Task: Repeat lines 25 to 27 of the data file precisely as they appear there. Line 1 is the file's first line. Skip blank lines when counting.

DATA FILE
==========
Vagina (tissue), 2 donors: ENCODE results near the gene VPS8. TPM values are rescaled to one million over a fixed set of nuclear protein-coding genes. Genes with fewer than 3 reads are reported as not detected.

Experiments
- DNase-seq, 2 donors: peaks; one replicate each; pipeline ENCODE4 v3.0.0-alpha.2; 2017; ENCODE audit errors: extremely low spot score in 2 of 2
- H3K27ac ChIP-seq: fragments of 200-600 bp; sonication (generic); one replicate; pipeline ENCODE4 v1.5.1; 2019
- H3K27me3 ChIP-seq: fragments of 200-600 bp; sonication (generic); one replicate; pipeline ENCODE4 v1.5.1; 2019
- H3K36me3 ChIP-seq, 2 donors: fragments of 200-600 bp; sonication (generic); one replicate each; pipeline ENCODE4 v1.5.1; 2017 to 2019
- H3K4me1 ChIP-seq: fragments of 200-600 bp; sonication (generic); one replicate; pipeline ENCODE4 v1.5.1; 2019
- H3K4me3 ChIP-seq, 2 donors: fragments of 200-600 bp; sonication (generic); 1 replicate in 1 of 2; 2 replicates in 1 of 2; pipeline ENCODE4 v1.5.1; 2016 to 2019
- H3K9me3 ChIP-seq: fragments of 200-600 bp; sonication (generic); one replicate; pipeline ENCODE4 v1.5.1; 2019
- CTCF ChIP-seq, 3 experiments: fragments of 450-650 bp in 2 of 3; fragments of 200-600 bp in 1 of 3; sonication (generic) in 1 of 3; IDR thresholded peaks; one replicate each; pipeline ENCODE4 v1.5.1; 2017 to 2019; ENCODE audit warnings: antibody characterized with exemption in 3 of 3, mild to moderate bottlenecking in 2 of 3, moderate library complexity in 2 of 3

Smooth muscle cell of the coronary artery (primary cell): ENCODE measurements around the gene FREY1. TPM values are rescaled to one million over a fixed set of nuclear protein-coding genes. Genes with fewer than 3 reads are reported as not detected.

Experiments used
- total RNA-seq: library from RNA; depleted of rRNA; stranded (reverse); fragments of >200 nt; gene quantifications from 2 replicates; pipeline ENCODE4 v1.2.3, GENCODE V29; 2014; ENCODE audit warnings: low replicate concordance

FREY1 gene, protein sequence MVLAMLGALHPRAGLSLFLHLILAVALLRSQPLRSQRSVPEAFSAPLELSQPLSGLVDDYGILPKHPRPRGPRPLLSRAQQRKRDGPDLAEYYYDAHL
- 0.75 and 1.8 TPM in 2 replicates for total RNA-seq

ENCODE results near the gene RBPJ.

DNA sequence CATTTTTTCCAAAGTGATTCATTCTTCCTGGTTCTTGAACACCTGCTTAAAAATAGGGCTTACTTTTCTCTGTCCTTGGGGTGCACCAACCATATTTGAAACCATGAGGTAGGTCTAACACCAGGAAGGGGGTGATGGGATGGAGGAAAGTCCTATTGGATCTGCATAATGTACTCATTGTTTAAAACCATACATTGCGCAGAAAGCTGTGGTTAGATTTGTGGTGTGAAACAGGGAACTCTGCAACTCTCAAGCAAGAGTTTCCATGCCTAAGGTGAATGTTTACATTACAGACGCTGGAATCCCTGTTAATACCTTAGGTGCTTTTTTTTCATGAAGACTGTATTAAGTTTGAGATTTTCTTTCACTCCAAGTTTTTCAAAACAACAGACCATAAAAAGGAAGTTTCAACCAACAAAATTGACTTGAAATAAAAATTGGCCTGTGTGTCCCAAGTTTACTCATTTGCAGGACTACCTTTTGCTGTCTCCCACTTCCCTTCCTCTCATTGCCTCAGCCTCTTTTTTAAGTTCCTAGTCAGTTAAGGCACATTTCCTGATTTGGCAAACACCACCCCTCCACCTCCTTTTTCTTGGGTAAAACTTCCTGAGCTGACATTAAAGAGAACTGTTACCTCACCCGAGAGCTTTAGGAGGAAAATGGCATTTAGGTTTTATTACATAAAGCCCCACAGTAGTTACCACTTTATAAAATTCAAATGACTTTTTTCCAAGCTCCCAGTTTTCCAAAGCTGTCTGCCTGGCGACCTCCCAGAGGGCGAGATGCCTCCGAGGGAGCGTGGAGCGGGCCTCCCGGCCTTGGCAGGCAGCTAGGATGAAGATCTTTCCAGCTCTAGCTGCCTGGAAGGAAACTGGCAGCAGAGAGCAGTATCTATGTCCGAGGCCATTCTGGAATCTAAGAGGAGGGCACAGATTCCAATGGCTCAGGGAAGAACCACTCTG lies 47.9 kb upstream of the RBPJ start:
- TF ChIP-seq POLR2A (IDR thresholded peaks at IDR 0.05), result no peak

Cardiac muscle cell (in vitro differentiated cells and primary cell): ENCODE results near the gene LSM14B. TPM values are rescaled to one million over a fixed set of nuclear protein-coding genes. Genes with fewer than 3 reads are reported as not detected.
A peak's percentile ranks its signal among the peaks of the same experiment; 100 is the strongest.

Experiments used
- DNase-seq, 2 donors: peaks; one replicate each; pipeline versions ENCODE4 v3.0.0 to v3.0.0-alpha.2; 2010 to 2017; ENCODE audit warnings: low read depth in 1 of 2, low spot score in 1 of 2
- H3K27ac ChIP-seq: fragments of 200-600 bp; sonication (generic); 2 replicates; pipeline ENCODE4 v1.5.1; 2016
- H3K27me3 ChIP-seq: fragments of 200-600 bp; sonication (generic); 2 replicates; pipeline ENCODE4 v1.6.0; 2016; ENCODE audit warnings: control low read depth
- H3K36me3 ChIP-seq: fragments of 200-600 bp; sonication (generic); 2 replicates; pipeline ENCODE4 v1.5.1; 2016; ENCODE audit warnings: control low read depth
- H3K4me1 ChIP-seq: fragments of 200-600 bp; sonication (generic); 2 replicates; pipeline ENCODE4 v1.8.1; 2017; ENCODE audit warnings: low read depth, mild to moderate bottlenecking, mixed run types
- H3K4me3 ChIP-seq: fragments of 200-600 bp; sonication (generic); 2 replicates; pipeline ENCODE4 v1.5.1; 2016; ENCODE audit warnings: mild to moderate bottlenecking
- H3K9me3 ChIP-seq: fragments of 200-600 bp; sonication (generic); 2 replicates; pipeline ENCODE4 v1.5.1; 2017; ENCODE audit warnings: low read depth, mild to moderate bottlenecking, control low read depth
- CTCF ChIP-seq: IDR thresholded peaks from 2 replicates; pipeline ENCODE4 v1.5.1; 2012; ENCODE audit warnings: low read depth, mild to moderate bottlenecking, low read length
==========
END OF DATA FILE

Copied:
- H3K36me3 ChIP-seq: fragments of 200-600 bp; sonication (generic); 2 replicates; pipeline ENCODE4 v1.5.1; 2016; ENCODE audit warnings: control low read depth
- H3K4me1 ChIP-seq: fragments of 200-600 bp; sonication (generic); 2 replicates; pipeline ENCODE4 v1.8.1; 2017; ENCODE audit warnings: low read depth, mild to moderate bottlenecking, mixed run types
- H3K4me3 ChIP-seq: fragments of 200-600 bp; sonication (generic); 2 replicates; pipeline ENCODE4 v1.5.1; 2016; ENCODE audit warnings: mild to moderate bottlenecking